Now that the calendar has turned to February and the NBA trade deadline looms, GM’s are faced with the annual “buyers or sellers” question. The notion is far more common in MLB as teams in playoff contention try to pick up a player who might make a difference. Then there are the teams not in playoff contention trying to unload veteran player contracts in exchange for young prospects in hopes of rebuilding.
As amateur coaches, we’re not going trade or release players but in effect we too can review our early February prospects for the rest of the season and either stay pat or switch gears if our intended direction this season has gone awry-either from a personnel or an X and O standpoint. In either case, if there are compelling reasons to change, the rationale of “nothing to lose” enters the equation at some point. For coaches with great security, a move like this is less risky.
This time of the season often finds coaches giving younger players more game time, in preparation for the next season and even beyond. While there are reasons some coaches shy away from this practice (loyalty and politics at the head of the list), there are coaches who look at the long-range development of the program and go with a younger rotation.
On the other hand, a coach might think the playing rotation is just fine but may have arrived at the conclusion that either the offensive or defensive system needs to be retooled as he has watched his players now for three months and understands them better. In this case the coach has to decide what he would like to change and then how much time does he need (and have) to implement the change.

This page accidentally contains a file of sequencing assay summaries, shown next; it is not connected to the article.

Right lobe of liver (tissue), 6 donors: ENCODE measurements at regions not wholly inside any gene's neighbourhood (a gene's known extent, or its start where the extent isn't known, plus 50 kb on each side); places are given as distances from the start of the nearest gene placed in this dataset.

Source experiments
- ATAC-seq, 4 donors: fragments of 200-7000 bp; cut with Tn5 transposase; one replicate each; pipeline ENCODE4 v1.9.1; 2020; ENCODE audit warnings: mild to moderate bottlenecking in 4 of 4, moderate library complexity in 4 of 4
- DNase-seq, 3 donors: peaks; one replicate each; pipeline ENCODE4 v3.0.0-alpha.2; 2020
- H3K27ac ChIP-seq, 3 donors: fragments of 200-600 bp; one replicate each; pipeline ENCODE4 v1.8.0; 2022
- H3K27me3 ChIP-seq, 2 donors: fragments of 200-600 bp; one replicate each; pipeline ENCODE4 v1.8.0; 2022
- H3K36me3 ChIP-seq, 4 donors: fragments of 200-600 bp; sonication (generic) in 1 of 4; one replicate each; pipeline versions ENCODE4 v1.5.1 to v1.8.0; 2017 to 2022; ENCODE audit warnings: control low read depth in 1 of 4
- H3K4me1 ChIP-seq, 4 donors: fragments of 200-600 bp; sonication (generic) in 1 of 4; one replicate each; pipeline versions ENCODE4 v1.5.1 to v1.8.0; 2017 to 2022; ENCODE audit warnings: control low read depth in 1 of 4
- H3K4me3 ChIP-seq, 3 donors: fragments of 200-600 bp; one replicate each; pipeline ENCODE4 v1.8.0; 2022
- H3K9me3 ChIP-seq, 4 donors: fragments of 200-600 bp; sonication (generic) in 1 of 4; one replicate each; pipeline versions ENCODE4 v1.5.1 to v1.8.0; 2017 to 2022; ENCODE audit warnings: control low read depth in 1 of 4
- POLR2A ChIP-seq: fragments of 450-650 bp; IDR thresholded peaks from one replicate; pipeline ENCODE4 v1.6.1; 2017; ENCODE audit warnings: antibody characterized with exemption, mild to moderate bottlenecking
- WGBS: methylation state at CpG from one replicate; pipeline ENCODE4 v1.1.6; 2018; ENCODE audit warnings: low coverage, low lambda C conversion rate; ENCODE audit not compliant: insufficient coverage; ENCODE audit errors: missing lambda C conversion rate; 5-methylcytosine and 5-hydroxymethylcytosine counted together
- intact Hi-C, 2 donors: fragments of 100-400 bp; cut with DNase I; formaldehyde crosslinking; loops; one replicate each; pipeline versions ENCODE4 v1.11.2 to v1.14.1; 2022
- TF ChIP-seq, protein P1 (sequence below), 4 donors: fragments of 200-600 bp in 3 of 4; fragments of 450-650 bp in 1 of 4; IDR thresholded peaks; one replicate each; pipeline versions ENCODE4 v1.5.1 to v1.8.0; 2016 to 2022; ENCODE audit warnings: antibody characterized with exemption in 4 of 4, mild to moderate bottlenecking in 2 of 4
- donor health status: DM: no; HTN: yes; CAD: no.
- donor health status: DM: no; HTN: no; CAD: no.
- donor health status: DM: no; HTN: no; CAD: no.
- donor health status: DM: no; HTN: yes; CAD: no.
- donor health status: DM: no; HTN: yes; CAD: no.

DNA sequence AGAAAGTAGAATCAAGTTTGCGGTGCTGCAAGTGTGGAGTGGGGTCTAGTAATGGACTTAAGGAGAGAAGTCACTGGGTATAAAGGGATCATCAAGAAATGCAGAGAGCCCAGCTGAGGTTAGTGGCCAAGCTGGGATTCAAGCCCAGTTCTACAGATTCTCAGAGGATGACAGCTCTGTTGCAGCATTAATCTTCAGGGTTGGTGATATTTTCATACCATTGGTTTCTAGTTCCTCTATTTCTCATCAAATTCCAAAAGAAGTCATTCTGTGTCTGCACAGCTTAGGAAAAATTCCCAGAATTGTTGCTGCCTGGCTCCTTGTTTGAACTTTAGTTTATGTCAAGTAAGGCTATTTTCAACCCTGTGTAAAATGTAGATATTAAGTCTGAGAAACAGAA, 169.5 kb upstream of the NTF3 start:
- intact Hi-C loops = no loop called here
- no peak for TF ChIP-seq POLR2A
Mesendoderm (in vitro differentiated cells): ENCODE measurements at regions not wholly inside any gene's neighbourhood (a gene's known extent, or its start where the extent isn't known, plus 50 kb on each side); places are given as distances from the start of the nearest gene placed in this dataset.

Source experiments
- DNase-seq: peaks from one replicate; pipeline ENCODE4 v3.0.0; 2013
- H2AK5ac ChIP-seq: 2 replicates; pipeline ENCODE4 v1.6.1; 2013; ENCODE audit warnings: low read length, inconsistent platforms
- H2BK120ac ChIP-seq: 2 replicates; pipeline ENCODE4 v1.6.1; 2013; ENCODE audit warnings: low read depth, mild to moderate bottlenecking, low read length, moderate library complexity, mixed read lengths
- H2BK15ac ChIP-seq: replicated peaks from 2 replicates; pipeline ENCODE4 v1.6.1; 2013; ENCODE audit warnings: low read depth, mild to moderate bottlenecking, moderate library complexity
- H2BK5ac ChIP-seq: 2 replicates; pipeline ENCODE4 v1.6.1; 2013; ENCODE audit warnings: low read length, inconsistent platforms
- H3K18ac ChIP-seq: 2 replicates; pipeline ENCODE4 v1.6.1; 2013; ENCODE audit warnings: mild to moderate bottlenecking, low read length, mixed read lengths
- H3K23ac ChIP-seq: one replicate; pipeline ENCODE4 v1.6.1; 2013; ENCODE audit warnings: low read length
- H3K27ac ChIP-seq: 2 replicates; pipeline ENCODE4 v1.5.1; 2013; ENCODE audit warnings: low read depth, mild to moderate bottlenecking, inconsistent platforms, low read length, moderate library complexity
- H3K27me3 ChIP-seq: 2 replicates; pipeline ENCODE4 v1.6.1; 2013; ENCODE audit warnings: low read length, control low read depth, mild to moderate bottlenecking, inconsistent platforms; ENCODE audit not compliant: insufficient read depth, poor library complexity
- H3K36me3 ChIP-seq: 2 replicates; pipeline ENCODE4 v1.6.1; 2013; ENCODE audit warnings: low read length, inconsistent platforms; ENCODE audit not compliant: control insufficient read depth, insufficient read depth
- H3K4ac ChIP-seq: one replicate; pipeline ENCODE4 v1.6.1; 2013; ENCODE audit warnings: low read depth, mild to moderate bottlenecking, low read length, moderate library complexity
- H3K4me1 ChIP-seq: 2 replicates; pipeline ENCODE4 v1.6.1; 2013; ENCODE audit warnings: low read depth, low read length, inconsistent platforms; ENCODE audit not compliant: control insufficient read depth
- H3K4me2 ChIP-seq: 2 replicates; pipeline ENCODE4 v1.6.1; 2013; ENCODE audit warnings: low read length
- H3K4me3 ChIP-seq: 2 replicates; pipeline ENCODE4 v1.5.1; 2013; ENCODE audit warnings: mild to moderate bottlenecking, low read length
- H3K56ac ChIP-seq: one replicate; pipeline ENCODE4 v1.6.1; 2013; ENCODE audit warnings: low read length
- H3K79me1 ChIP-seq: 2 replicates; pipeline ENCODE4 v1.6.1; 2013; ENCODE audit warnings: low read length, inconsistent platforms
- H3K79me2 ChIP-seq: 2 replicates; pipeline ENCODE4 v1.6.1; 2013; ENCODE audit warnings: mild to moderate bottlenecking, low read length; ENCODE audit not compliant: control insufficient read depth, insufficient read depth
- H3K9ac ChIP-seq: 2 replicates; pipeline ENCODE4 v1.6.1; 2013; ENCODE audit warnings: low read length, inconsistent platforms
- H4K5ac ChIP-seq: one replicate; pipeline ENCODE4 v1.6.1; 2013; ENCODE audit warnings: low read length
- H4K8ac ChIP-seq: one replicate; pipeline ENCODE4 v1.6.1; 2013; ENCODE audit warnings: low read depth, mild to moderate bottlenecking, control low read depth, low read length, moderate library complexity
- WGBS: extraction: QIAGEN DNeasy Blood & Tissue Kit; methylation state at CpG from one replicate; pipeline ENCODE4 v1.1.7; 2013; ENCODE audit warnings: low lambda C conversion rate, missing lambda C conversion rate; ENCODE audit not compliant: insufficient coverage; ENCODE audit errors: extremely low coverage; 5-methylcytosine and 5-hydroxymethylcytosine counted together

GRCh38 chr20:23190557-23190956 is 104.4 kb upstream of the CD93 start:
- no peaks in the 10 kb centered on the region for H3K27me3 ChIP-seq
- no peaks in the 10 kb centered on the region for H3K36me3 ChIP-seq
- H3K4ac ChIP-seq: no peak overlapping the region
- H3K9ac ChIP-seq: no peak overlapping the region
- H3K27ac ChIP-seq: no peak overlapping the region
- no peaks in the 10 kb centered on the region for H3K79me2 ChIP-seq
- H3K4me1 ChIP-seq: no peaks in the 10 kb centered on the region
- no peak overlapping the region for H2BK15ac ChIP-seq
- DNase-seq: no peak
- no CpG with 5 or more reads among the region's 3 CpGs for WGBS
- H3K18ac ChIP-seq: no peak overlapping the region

One might say that coaches constantly review their teams and where they stand at any point in the season and regularly assess their personnel and systems. The only difference at this point of the season for teams with little or no prospects for “success” the rest of the way, some teams/players begin to “play out the string”. That scenario obviously doesn’t serve anyone well in the current season or the future.
Many coaches aren’t going to make dramatic personnel or technical changes at this point in the season especially those who are very successful and those who are happy with the direction of their team regardless of the record. But, for those teams that are underachieving or floundering, it might be time to cut bait.